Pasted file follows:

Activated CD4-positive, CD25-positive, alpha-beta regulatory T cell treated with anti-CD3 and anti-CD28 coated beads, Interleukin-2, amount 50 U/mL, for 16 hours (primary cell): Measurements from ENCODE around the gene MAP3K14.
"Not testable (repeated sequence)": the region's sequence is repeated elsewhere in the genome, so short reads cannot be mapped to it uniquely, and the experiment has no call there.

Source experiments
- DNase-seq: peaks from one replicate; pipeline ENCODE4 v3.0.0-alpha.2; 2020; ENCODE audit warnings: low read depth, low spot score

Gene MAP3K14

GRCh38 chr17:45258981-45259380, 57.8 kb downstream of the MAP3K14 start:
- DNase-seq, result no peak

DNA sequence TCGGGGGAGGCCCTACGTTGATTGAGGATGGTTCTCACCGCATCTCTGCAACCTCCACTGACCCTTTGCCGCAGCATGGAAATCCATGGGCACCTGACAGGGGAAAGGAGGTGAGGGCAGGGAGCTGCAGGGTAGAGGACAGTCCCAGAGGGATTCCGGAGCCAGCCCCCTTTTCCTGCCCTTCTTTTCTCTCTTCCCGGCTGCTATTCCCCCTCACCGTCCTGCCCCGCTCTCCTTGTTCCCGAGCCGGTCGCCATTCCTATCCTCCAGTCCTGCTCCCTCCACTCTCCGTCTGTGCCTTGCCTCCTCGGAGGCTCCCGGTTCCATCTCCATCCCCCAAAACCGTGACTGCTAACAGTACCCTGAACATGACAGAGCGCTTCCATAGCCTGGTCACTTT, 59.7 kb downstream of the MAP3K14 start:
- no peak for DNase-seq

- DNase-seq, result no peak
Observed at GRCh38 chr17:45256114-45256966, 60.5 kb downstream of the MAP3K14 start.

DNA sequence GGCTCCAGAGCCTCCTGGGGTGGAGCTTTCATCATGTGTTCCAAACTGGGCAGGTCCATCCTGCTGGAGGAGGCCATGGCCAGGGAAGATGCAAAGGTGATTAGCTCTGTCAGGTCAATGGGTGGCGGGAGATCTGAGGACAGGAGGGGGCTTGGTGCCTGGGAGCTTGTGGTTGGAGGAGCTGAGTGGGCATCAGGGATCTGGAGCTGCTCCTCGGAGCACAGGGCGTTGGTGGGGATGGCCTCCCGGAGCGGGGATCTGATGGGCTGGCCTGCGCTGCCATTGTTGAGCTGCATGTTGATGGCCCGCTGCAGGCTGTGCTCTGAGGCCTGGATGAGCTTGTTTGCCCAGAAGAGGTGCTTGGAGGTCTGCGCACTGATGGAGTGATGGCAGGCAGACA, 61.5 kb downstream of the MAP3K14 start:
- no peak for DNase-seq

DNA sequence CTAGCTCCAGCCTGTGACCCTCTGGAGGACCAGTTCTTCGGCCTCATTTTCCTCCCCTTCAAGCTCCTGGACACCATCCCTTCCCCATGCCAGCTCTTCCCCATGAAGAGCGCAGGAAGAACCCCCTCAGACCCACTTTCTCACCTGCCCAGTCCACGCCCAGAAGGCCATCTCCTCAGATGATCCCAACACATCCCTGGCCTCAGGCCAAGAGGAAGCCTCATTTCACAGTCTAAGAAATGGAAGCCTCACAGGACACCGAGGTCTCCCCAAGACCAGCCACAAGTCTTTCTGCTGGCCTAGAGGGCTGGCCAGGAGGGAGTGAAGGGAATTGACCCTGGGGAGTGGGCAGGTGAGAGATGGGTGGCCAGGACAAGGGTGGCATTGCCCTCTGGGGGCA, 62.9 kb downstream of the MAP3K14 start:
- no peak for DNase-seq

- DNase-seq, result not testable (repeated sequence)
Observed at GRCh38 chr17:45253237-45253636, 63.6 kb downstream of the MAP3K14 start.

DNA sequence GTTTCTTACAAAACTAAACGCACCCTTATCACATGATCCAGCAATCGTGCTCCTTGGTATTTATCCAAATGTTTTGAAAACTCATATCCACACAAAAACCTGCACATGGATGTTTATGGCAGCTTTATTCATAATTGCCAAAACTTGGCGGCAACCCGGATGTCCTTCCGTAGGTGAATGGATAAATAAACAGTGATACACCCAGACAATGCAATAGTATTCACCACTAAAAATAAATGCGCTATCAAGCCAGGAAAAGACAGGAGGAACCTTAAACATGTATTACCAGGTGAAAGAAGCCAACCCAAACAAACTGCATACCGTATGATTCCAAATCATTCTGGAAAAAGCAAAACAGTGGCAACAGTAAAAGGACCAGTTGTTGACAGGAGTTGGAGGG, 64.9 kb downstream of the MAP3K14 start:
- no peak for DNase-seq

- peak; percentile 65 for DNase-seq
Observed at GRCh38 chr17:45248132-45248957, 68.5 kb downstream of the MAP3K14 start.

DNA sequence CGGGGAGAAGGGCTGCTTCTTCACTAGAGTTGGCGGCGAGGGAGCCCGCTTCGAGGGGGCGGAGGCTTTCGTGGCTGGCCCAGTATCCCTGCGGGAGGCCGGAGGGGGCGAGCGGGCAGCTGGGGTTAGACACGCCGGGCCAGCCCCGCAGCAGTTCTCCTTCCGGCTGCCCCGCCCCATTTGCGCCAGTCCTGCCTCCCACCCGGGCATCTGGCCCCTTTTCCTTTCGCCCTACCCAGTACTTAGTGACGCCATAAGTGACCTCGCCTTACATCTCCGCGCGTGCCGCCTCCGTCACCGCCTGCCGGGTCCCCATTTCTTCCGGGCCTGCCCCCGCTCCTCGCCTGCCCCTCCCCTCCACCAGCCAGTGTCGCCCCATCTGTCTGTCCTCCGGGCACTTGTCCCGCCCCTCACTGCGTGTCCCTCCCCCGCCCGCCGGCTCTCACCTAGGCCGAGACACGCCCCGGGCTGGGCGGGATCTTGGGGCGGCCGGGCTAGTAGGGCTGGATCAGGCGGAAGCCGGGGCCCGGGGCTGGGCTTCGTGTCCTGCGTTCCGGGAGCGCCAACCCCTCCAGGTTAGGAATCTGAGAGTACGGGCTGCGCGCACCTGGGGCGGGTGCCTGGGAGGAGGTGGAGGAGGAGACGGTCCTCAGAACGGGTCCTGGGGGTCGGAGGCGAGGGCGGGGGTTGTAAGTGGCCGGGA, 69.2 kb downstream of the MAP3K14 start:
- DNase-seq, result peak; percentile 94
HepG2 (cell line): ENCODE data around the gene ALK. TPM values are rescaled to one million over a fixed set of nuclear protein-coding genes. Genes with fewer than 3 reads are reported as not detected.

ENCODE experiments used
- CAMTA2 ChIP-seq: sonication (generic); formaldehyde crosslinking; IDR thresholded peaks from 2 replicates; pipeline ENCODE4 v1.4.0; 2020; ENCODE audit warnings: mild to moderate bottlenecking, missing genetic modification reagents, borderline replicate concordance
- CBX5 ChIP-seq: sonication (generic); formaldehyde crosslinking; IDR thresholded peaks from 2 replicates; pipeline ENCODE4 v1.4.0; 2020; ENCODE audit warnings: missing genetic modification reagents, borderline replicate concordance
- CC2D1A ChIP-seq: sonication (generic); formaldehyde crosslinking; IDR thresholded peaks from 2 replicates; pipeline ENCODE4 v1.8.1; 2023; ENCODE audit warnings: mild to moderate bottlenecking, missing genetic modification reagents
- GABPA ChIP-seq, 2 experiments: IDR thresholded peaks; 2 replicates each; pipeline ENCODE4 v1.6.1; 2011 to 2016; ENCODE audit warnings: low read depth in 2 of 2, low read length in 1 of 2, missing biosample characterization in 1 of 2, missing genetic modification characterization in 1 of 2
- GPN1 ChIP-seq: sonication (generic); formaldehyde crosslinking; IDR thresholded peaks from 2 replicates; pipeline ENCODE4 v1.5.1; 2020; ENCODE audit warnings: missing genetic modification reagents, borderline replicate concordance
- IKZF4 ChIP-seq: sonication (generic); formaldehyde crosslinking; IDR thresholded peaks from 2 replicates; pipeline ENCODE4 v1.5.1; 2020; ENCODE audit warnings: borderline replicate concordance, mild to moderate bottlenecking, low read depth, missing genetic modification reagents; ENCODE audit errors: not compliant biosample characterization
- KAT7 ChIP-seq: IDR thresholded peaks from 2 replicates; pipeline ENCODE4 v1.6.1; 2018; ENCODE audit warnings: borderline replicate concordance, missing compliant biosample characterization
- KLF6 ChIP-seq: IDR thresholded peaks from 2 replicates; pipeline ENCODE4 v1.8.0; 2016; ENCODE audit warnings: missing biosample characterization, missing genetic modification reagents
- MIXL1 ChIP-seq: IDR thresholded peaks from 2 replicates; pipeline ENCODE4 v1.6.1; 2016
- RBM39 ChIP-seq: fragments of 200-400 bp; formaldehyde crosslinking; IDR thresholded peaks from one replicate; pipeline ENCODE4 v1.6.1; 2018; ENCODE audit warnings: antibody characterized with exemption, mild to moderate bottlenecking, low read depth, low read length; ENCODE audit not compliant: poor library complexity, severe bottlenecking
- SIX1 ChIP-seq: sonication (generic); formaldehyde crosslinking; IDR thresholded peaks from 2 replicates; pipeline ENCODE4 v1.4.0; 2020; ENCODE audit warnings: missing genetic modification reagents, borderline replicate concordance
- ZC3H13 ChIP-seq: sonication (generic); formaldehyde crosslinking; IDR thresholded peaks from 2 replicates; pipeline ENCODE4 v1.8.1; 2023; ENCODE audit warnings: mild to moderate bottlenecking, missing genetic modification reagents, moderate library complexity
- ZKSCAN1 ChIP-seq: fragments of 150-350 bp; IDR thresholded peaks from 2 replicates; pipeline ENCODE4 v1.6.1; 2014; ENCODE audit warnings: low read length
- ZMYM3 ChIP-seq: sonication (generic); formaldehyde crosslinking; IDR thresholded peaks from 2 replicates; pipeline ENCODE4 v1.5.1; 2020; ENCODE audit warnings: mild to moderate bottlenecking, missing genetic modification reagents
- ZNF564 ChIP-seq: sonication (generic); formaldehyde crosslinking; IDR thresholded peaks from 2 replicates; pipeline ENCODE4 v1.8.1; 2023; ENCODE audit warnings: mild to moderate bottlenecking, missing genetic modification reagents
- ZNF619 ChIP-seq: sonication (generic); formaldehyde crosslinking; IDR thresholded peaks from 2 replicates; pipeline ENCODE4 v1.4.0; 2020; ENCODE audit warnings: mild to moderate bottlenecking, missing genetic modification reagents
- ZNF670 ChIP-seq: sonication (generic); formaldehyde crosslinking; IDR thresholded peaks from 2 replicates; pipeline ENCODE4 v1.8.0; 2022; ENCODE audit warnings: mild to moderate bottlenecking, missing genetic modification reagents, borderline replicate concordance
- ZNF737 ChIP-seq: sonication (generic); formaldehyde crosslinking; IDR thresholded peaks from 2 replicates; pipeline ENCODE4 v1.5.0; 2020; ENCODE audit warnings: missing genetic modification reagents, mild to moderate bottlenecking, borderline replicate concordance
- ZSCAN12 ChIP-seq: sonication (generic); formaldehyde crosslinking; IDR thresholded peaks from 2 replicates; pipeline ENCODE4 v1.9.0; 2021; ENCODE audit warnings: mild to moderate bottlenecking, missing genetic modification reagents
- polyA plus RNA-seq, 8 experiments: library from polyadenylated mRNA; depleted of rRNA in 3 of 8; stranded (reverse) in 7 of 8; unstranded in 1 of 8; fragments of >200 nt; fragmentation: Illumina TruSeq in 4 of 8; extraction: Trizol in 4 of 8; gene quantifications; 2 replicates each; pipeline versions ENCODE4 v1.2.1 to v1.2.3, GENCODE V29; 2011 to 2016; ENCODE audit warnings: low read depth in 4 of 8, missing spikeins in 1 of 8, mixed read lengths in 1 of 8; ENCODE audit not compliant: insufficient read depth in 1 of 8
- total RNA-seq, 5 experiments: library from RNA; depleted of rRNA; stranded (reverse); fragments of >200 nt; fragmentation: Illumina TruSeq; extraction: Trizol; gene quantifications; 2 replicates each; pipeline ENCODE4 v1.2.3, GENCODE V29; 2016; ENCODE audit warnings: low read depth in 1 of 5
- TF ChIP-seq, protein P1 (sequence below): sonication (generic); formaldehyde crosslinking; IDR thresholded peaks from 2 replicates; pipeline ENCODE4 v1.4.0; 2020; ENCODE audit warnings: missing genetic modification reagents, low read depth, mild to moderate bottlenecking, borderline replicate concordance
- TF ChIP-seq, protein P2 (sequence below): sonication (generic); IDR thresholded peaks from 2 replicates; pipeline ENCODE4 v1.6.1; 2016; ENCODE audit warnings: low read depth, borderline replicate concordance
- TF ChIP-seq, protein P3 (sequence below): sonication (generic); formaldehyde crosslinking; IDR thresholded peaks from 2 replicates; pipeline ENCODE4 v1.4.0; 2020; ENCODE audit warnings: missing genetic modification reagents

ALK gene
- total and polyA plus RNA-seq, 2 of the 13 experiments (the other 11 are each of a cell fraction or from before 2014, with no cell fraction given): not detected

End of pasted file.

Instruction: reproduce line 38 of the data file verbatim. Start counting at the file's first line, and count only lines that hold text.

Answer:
- ZKSCAN1 ChIP-seq: fragments of 150-350 bp; IDR thresholded peaks from 2 replicates; pipeline ENCODE4 v1.6.1; 2014; ENCODE audit warnings: low read length